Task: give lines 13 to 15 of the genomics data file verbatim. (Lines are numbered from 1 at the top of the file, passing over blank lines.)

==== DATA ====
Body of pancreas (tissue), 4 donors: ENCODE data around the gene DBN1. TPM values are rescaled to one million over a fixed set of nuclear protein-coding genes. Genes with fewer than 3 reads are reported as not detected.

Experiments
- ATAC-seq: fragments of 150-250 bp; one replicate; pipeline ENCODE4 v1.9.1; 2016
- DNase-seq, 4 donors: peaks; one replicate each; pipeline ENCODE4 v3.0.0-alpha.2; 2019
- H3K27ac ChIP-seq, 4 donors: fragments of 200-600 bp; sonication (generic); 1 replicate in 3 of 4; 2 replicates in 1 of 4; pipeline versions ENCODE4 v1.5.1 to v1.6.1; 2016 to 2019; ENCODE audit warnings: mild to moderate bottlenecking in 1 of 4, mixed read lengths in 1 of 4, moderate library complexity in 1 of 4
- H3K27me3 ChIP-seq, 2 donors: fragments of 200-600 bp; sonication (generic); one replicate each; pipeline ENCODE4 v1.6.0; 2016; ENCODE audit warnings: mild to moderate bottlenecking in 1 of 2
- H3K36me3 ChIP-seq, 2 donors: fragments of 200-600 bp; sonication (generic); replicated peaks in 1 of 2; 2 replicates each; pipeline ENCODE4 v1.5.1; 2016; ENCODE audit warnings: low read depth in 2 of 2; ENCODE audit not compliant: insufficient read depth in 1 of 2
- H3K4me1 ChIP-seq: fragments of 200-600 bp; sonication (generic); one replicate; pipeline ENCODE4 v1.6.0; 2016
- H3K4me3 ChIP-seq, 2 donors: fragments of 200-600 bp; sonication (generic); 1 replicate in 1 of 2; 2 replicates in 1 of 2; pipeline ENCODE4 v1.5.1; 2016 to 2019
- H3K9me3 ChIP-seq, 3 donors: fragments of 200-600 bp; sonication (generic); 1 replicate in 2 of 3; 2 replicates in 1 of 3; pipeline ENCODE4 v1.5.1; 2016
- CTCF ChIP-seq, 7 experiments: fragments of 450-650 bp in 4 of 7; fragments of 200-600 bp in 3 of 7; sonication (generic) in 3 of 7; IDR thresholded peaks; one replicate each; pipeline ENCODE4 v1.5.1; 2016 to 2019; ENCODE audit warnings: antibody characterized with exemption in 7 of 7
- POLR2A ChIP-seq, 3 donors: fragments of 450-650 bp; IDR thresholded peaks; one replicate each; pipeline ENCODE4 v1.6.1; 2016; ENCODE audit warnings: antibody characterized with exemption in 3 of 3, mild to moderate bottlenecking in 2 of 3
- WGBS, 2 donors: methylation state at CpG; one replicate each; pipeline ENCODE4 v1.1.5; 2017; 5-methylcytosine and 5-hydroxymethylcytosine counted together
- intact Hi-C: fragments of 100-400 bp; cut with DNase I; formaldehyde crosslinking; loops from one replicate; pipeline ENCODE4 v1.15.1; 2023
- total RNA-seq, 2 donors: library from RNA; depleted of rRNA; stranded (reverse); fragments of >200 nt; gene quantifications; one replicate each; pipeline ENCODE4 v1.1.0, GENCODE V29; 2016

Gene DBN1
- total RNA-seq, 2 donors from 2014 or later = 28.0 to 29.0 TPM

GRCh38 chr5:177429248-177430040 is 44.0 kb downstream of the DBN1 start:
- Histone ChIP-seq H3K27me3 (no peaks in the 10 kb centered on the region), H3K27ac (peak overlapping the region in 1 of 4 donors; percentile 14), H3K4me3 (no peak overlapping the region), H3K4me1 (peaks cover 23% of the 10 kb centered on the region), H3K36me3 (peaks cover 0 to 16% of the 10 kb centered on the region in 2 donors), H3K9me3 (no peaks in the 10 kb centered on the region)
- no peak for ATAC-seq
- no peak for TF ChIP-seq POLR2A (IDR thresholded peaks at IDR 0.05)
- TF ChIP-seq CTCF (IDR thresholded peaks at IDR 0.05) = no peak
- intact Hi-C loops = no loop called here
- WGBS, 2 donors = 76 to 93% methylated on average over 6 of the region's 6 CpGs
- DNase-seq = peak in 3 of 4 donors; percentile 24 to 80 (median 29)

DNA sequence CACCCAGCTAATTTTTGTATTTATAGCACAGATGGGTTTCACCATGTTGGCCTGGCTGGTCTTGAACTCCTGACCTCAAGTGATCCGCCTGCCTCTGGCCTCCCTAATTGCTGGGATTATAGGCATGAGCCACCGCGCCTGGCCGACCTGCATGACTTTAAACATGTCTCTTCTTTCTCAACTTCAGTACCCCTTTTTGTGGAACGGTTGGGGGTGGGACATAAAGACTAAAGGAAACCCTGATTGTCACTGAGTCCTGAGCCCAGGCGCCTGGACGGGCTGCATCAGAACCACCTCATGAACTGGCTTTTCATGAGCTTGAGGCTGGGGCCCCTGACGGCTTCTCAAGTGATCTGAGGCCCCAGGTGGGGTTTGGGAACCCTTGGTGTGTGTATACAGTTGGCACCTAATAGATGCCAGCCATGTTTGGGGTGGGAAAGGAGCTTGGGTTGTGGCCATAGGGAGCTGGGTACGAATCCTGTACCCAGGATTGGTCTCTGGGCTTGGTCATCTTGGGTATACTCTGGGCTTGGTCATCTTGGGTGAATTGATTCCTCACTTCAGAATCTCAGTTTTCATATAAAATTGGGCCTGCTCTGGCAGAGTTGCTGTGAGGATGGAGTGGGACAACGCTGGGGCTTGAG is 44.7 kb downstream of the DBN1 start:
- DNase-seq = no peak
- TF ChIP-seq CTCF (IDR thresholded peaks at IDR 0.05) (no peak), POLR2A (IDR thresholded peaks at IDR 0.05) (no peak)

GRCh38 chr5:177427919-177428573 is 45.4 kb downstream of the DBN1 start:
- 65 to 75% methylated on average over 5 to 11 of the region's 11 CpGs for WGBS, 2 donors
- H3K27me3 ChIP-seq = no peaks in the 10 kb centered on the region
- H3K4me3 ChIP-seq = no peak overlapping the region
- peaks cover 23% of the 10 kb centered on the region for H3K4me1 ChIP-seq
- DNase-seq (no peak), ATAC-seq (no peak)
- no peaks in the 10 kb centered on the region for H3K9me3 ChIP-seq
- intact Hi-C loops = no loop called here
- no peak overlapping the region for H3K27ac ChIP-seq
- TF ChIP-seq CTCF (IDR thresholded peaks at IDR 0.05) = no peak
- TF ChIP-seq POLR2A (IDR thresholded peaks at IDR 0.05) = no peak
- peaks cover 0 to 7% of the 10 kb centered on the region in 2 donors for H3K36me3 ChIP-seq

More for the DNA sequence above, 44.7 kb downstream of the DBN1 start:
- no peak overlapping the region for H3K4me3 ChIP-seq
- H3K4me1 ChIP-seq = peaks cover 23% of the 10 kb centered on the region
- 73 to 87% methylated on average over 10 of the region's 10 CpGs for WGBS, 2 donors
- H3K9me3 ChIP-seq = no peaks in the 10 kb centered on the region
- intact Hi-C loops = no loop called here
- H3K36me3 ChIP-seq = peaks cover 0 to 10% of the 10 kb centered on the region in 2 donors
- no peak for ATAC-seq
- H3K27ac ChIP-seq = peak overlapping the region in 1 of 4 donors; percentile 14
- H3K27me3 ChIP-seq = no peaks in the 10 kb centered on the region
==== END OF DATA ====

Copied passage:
- WGBS, 2 donors: methylation state at CpG; one replicate each; pipeline ENCODE4 v1.1.5; 2017; 5-methylcytosine and 5-hydroxymethylcytosine counted together
- intact Hi-C: fragments of 100-400 bp; cut with DNase I; formaldehyde crosslinking; loops from one replicate; pipeline ENCODE4 v1.15.1; 2023
- total RNA-seq, 2 donors: library from RNA; depleted of rRNA; stranded (reverse); fragments of >200 nt; gene quantifications; one replicate each; pipeline ENCODE4 v1.1.0, GENCODE V29; 2016